'Malware Monday' More Bark Than Bite

ISPs say they've been working to keep affected customers online
By Mark Russell,  Newser Staff
Posted Jul 9, 2012 2:53 AM CDT
Updated Jul 9, 2012 5:00 AM CDT
This undated handout image provided by The DNS Changer Working Group (DCWG) shows the webpage.   (AP Photo/DNC Changer Working Group)
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(Newser) – With about 64,000 computers in the United States in danger of getting cut off from the Internet at midnight last night once the FBI shut down two servers connected to the DNSChanger virus, the dawning of a new day is set to bring ... well, precious little, reports the Wall Street Journal. Top Internet service providers said they had already made moves to ensure their customers did not lose their Web connection (AT&T went so far as to say it had worked to make sure none would), and just in case they all had extra tech support on hand to help those who needed it.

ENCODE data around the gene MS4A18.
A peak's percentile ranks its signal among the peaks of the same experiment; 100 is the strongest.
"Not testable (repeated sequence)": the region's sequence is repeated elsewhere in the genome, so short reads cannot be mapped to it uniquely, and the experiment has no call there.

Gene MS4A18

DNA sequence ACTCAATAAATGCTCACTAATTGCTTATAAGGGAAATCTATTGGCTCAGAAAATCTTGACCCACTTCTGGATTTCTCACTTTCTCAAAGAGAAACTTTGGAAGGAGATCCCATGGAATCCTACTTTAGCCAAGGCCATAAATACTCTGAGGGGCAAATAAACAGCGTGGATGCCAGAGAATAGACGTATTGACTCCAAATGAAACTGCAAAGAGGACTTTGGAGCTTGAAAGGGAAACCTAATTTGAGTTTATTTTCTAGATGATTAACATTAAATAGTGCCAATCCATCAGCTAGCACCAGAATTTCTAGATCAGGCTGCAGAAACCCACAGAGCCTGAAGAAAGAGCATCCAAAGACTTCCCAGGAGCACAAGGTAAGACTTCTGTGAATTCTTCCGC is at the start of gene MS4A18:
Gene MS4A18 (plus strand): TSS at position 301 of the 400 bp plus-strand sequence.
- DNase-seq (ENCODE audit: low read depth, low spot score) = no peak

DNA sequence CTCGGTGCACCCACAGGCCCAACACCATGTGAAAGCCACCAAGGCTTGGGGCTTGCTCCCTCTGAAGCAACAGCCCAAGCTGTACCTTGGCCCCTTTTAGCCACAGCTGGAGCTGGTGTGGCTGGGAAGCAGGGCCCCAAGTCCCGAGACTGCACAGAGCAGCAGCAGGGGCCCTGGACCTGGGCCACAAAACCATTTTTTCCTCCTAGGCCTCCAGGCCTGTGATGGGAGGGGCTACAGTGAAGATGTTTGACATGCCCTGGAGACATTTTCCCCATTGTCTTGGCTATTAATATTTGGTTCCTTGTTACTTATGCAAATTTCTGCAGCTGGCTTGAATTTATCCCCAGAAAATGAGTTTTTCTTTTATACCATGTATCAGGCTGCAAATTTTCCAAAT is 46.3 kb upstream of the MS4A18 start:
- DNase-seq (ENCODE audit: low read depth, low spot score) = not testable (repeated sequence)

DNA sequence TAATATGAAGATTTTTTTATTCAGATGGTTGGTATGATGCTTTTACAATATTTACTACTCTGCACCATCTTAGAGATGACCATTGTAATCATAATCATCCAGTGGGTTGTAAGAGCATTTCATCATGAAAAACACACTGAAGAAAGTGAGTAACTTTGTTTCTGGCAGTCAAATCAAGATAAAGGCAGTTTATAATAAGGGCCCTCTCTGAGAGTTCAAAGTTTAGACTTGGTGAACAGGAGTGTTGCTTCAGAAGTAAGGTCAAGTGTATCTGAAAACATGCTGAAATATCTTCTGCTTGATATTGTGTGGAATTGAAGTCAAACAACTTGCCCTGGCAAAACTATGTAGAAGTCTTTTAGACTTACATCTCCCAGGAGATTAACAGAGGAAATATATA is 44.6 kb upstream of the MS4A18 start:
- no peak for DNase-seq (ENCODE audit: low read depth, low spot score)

And Threatpost points out that virus, which once infected 4 million computers worldwide, was down to 300,000 by yesterday, giving it a cleanup rate of more than 92%. "So why all the fuss? asks Paul Roberts. Blame the media, for one. Though they "often steer away from technically complicated technology and security stories," they can't resist a good deadline story, he writes. "The ticking time bomb meme is really too much to resist." But perhaps this Techcrunch article is the most succinct and accurate on the subject (we're assuming it's about DNSChanger, anyway).

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